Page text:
Now I’ve got a bunch of time to kill before I have to be at Smith Center for tonight’s football game. I will kill some time by going to get a haircut, driving to Hays for (more) Taco Bell, and then up to Smith Center. But then I’ll have a lot of time to wait around Hubbard Stadium. Fortunately, Smith Center has a room where I can set up my laptop and work waiting for the game to begin.
My mind drifts back to a game I covered 17 years ago–Sept. 19, 1997. It was my fifth game covering high school football for The Advocate, Baton Rouge’s daily newspaper. I had to venture outside the Baton Rouge city limits, but stay within East Baton Rouge Parish, to Zachary, at the northern end of the parish, where the Broncos hosted St. Amant from Ascension Parish.
Prior to 2005, Zachary was part of the East Baton Rouge Parish school district. The community was middle-class, where those who wanted the convenience of the big city but the feel of a small town could raise their children without much fear of crime. Zachary schools were among the best performing
In 2004, Zachary citizens voted for their school district to break away from East Baton Rouge Parish and to become its own independent community school district. That made Zachary the fourth school district outside the 64 parish school districts at the time, joining the city of Monroe, the city of Bogalusa in Washington Parish, and the city of Baker, a town located between Zachary and Baton Rouge in EBR Parish. A couple of years later, residents of Central City in the eastern part of EBR voted to form their own school district.
Since Zachary formed its own school district, the community has blossomed. Property values have skyrockteted, many upper middle-class families have moved in, and the schools consistently rate among the best in Louisiana.
The athletic facilities at Zachary are also first-rate. The football stadium has undergone a complete makeover, with new bleachers, new lights, a new press box, and FieldTurf. The Zachary school district now has to do all it can to keep students from outside from transferring in, much the way you see with small school district in Kansas which border larger districts. For instance, it goes on in Barton County, which is due south of Russell County, as parents try to escape Great Bend and enroll students in neighboring Central Plains (Claflin), Ellinwood and Hoisington.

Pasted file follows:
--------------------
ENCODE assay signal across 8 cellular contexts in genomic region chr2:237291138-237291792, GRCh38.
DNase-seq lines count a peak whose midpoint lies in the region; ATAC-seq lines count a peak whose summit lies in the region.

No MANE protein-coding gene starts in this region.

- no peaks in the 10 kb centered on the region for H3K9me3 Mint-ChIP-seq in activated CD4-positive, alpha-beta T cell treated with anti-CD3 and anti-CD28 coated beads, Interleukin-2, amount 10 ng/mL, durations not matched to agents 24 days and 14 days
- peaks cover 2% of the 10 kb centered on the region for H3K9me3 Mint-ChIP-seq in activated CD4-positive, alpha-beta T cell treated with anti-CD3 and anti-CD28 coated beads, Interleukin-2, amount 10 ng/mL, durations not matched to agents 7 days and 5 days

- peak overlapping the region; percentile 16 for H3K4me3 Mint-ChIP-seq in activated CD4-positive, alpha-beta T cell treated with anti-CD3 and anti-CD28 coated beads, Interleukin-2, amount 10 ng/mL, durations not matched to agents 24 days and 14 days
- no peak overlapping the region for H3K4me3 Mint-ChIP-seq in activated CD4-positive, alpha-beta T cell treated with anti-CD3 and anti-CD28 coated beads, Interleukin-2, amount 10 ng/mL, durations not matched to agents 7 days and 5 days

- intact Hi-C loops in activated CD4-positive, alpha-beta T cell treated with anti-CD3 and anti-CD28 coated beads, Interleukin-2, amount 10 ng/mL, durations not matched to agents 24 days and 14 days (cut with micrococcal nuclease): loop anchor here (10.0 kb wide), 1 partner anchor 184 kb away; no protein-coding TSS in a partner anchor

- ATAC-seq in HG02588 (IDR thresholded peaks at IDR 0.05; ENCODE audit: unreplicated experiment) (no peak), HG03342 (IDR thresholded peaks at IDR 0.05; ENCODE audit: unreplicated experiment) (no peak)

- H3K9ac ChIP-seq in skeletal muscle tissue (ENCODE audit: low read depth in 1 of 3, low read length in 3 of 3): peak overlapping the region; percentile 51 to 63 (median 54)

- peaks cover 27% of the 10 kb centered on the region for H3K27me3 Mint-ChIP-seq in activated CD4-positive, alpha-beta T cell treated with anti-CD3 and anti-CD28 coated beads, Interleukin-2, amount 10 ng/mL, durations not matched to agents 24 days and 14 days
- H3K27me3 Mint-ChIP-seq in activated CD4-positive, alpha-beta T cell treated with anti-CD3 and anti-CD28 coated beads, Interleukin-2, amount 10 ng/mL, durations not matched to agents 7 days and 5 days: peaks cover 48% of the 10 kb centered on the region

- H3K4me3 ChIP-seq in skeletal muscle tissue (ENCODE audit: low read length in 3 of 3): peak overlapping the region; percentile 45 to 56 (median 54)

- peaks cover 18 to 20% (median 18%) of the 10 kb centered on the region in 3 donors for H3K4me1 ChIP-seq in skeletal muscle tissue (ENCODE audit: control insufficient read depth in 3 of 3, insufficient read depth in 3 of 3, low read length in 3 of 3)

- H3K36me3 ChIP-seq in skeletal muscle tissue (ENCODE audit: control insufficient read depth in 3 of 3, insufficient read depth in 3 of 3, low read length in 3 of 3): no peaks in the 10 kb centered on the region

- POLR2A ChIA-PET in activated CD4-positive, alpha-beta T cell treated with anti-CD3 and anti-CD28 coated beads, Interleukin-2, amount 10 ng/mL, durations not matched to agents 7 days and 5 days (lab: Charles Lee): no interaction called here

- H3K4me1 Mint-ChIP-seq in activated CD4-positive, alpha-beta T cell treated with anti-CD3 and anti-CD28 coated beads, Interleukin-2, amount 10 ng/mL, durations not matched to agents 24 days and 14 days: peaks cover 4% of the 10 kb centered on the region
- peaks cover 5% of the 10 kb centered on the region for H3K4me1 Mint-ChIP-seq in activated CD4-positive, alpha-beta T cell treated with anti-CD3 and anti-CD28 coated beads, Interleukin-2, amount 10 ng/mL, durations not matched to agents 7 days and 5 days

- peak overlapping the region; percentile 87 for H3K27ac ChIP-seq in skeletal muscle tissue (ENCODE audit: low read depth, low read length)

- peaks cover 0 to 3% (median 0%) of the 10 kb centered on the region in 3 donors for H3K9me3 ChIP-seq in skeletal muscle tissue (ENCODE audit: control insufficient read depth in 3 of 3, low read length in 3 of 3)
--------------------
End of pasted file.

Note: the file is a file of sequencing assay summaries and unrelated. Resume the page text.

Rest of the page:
The St. Amant-Zachary game was one of the strangest I’ve covered, and I’ve covered close to 200 football games. St. Amant took a quick 10-0 lead, but the Broncos tied it on back-to-back plays, a safety and a return of the ensuing free kick for a touchdown by Leonard Scott, who went on to play at Tennessee. Zachary gained less than 100 yards, but it also recovered a Gator fumble in the end zone for a touchdown and prevailed 24-22.
As strange as the game was, it was even stranger after. The game lasted three hours, meaning I was already in trouble. I didn’t have a laptop during the 1997 season, which meant I had to drive back to The Advocate office in the shadow of the Louisiana State Capitol to write my story in the sports office. Problem was, I was 25 minutes away from the office, and to make matters worse, the traffic flow out of Zachary’s stadium is a nightmare. It took 10 minutes to get out of the stadium after conducting interviews with coaches Doug Moreau of St. Amant and Bill Burke of Zachary, and by time I got to the office, it was 10:45, and deadline was 11:15.
I had another long game at Zachary two weeks later. I would be sent farther and father away from downtown Baton Rouge in the future, but starting in 1998, I had a laptop.
In 1998, if the press box had a phone line, I would file my story from the stadium; if the press box didn’t have a phone line, I would go back to the office and file there, and then work with the copy editors to make sure everything was kosher. The press boxes at St. Amant and East Ascension in Gonzales both had phone lines, which helped, since those were a 35-minute drive to downtown.
In 1999 and 2000, if the press box didn’t have a phone line, I’d more often than not go home to file, since I lived in southeast Baton Rouge. Starting in 2001, I had a connection for my cell phone to dial into the modem at The Advocate office, so that problem was solved.
Since I had a laptop and a computer statistics program, and because I was the fastest writer on The Advocate‘s high school football staff, Robin Fambrough would send me long distances more often than not. I covered not only from Zachary, St. Amant and East Ascension, but Donaldsonville, Lutcher, Plaquemine, Livonia, West Feliciana (St. Francisville), Clinton (now East Feliciana), St. Helena (Greensburg), Kentwood, Amite City, Independence, Hammond, Covington, Slidell, Destrehan, Hahnville, and of course, the Big Easy and its many suburbs. I also covered a couple of games from Parkview Baptist, which was three blocks from my Old Jefferson Highway apartment from 2000 through July 2003, plus a few at Olympia and Memorial Stadiums in Baton Rouge.
Today, the travel is longer, but the deadlines aren’t there. Most people at these stadiums in small towns want to get out of there ASAP. I can’t blame them, although writing the story there might save me a lot of time on the weekends.